Joy Division's career came to an abrupt end with singer Ian Curtis's suicide, but the band is as influential as The Beatles or Nirvana. Bass player Hook reveals this most of dour of groups actually lived a booze-sodden life of calamity closer to Spinal Tap than Sartre. A wonderful rock memoir! — Charles Bottomley
In Unknown Pleasures: Inside Joy Division, Peter Hook, bassist for the legendary, groundbreaking band Joy Division, takes readers backstage with the group that helped define the sound of a generation and influenced artists such as U2, Radiohead, and the Red Hot Chili Peppers.
Unlike other books about Joy Division, Factory Records, or lead singer Ian Curtis—who took his own life just before the band's first U.S. Tour—Unknown Pleasures tells Joy Division's story from the unique perspective of one of the three surviving band members.
Told with surprising humor and vivid detail, Unknown Pleasures is the book Joy Division fans have been waiting for.
About the Author
Peter Hook was born in Salford, England, in 1956. He was a founding member of Joy Division and New Order, and now tours both bands’ music with his new group, Peter Hook and the Light. He also DJs, promoting Fac 51 and The Haçienda Classical concerts around the world. He lives in Cheshire, England, with his wife, Rebecca, and children, Heather, Jack, and Jessica, and their dogs, Wilma and Bo.
An NPR Best Book of 2013 — NPR
A SPIN Best Music Book of 2013 — Spin
The most colorful and intimate account of Joy Division ever written . . . Hook evokes the spirit of the age with a bluff authenticity that no outsider could hope to emulate…explaining the creation of his band’s remarkable music with all the passion and insight it deserves. — Keith Cameron, MOJO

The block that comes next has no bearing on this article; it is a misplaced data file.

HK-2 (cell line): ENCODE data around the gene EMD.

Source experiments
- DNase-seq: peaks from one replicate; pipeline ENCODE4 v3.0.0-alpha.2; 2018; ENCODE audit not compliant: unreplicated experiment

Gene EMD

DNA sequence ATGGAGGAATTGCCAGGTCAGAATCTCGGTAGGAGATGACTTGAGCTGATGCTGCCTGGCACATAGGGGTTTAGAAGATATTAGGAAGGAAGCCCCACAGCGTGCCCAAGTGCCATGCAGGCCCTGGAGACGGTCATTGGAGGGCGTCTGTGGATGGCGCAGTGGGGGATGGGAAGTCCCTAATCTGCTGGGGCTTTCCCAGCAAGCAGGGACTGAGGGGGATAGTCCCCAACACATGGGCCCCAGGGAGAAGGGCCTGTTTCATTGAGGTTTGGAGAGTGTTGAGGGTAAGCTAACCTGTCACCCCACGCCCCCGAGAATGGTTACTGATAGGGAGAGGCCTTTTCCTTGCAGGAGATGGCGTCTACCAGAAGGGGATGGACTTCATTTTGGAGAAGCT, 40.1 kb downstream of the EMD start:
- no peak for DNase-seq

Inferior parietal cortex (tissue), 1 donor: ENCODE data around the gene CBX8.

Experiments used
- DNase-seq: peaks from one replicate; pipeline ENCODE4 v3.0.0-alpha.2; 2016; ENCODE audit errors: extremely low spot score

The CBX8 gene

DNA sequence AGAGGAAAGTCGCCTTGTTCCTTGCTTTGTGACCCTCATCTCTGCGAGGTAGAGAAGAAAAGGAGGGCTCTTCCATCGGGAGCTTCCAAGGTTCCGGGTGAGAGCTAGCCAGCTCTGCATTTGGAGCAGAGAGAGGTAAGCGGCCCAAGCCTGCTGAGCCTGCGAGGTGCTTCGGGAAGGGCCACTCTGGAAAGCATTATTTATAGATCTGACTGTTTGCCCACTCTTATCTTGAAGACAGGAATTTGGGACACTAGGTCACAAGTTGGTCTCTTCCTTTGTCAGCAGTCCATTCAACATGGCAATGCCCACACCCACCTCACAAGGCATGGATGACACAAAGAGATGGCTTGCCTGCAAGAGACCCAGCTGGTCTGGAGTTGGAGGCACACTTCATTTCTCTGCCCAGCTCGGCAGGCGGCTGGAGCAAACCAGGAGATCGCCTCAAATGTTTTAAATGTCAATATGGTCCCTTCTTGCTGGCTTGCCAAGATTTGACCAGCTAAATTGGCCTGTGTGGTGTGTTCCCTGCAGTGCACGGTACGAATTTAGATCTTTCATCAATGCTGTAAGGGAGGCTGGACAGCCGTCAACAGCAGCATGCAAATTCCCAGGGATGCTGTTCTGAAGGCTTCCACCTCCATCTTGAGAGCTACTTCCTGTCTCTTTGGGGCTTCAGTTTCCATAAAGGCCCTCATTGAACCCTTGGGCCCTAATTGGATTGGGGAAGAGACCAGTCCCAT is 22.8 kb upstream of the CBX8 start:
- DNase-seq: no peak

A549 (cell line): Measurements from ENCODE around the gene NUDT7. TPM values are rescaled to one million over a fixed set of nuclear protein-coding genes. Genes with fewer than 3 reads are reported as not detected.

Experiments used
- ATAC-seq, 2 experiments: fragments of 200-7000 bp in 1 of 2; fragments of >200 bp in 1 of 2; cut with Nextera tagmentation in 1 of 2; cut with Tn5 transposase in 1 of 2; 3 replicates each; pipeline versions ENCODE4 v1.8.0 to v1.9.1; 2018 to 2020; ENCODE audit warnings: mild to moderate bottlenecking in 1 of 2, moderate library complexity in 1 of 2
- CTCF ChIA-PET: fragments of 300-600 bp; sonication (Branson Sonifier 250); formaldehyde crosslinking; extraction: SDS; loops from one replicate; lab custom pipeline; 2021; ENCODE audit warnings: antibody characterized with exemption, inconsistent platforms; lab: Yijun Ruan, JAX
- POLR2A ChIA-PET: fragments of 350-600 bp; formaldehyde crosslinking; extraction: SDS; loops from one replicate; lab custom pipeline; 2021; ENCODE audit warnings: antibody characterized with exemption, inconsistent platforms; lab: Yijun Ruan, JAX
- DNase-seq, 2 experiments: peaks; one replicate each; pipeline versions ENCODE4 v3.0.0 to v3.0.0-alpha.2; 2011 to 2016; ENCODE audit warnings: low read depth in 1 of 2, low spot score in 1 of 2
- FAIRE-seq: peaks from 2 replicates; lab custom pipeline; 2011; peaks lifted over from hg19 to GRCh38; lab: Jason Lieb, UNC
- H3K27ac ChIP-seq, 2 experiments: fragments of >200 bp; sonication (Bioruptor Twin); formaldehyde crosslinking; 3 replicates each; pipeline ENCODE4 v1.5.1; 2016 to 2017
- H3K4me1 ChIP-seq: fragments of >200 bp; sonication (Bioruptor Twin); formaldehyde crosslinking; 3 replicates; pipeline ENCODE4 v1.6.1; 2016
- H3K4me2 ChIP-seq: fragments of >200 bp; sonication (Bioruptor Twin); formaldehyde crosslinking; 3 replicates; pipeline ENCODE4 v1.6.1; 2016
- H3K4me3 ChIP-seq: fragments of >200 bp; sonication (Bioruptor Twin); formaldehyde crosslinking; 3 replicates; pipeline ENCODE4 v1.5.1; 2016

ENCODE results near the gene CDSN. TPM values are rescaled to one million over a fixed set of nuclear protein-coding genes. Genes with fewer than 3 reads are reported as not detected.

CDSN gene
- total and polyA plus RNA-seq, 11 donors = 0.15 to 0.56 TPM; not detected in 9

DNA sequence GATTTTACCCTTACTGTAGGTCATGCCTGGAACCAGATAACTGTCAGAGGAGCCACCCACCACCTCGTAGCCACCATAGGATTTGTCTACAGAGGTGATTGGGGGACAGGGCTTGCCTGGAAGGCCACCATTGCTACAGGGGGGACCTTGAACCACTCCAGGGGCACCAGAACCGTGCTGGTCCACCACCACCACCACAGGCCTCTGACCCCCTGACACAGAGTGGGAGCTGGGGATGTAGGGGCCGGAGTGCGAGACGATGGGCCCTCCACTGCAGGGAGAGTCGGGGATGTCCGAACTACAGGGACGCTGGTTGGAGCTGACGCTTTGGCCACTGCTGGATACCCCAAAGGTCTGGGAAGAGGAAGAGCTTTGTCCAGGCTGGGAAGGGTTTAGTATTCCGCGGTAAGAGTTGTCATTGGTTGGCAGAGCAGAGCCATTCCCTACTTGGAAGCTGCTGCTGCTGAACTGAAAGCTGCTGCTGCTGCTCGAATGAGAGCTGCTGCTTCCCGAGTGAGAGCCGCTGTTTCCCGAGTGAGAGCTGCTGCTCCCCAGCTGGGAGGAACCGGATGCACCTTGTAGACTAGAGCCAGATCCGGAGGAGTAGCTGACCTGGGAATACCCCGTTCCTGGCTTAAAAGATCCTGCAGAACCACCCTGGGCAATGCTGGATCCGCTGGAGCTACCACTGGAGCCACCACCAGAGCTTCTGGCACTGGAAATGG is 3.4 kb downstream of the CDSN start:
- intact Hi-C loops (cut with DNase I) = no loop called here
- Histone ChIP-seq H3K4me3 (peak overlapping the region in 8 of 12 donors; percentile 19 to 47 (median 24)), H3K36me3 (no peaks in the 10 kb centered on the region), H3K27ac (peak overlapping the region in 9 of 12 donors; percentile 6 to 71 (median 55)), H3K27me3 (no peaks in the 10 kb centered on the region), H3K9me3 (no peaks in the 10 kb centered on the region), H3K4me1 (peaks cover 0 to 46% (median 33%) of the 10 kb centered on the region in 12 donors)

“A bittersweet, profanity-filled recollection of their brief existence . . . recalled with Hook’s winning Manc gallows humor . . . If you like Joy Division you really have to read it.” — Ian Harrison, Q Magazine
“An immense account of Joy Division’s rise, cataloguing the group’s struggle for recognition, their rapidly gained superiority on the Manchester scene and the epic numbness following Ian Curtis’ shock suicide. Having read Hook’s book, you’ll feel like you were he fifth member of the band.” — GQ (UK)
“It’s a window like no other into the reality of life in this most aloof of bands.” — Metro London
“Vivid, funny, and unexpectedly touching, Peter Hook’s memoir strips away the shroud of myth surrounding Joy Division to offer a refreshingly gritty perspective on the story of four ordinary young men who together made extraordinary music.” — Simon Reynolds, author of Rip It Up and Start Again: Postpunk 1978-84
“Unflinchingly honest . . . Hook peels away the romantic sheen colored by its dark history and gives unfettered insight into the band’s origins and inspirations . . . this is required reading for anyone who ever felt moved by Joy Division’s cold, dark music.” — Kirkus Reviews (starred review)
“A tiny gem written by a monster musician. It’s the best document yet to be produced on Joy Division. There’s nothing like hearing the story straight from Hooky’s foul mouth.” — Rock Cellar Magazine
“Honest, punchy, and rough-hewn . . . a portal into a vivid moment in rock history . . . the life and times of a working band . . . and, in the middle of it all, the transformative power of music.” — Los Angeles Times
. The passages where Hook details the recording of the Unknown Pleasures album are fantastic and insightful . . . . the book itself is gorgeous. . . — A.V. Club, The Onion
“A surprisingly funny-and gleefully profane-portrait.” — Entertainment Weekly
“Rich in detail.” — LA Weekly
“A comprehensive, illuminating portrait of the band that often takes the piss out of its doom-ridden legacy.” — Cincinnati City Beat
“Intimate.” — San Francisco Chronicle
“Like talking to a bawdy uncle after his fourth beer. Apparently being in the saddest post-punk art-goth band in history can occasionally be pretty fucking funny.” — MTV Hive
With Unknown Pleasures: Inside Joy Division fans can finally hear the band’s story from someone who was there from the very beginning-iconic bassist Peter Hook.” — SF Weekly
You don’t have to be a hardcore fan of Joy Division or New Order to appreciate Hook’s wry evocation of Britain’s 1970s punk scene and his street-level remembrance of the tragedy and ecstasy . . . that went into building the foundation for the next few decades’ alternative rock scene. — Neda Ulaby, NPR Best Books of the Year